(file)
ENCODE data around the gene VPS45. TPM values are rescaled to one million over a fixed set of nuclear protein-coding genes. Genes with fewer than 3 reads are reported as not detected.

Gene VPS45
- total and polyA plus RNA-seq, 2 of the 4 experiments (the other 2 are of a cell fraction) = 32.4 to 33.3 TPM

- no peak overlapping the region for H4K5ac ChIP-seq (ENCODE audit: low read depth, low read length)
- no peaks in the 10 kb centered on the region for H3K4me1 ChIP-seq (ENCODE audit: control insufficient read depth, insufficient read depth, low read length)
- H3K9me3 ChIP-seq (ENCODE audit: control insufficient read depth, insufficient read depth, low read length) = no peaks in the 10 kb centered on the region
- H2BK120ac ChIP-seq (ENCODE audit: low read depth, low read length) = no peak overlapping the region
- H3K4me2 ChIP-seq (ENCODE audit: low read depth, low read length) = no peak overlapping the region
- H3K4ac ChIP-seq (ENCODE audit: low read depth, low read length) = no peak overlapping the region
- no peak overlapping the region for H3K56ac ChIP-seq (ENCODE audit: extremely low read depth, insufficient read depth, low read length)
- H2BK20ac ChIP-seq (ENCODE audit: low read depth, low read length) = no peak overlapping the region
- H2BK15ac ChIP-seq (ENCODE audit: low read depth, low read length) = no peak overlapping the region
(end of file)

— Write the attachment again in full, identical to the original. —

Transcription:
ENCODE data around the gene VPS45. TPM values are rescaled to one million over a fixed set of nuclear protein-coding genes. Genes with fewer than 3 reads are reported as not detected.

Gene VPS45
- total and polyA plus RNA-seq, 2 of the 4 experiments (the other 2 are of a cell fraction) = 32.4 to 33.3 TPM

- no peak overlapping the region for H4K5ac ChIP-seq (ENCODE audit: low read depth, low read length)
- no peaks in the 10 kb centered on the region for H3K4me1 ChIP-seq (ENCODE audit: control insufficient read depth, insufficient read depth, low read length)
- H3K9me3 ChIP-seq (ENCODE audit: control insufficient read depth, insufficient read depth, low read length) = no peaks in the 10 kb centered on the region
- H2BK120ac ChIP-seq (ENCODE audit: low read depth, low read length) = no peak overlapping the region
- H3K4me2 ChIP-seq (ENCODE audit: low read depth, low read length) = no peak overlapping the region
- H3K4ac ChIP-seq (ENCODE audit: low read depth, low read length) = no peak overlapping the region
- no peak overlapping the region for H3K56ac ChIP-seq (ENCODE audit: extremely low read depth, insufficient read depth, low read length)
- H2BK20ac ChIP-seq (ENCODE audit: low read depth, low read length) = no peak overlapping the region
- H2BK15ac ChIP-seq (ENCODE audit: low read depth, low read length) = no peak overlapping the region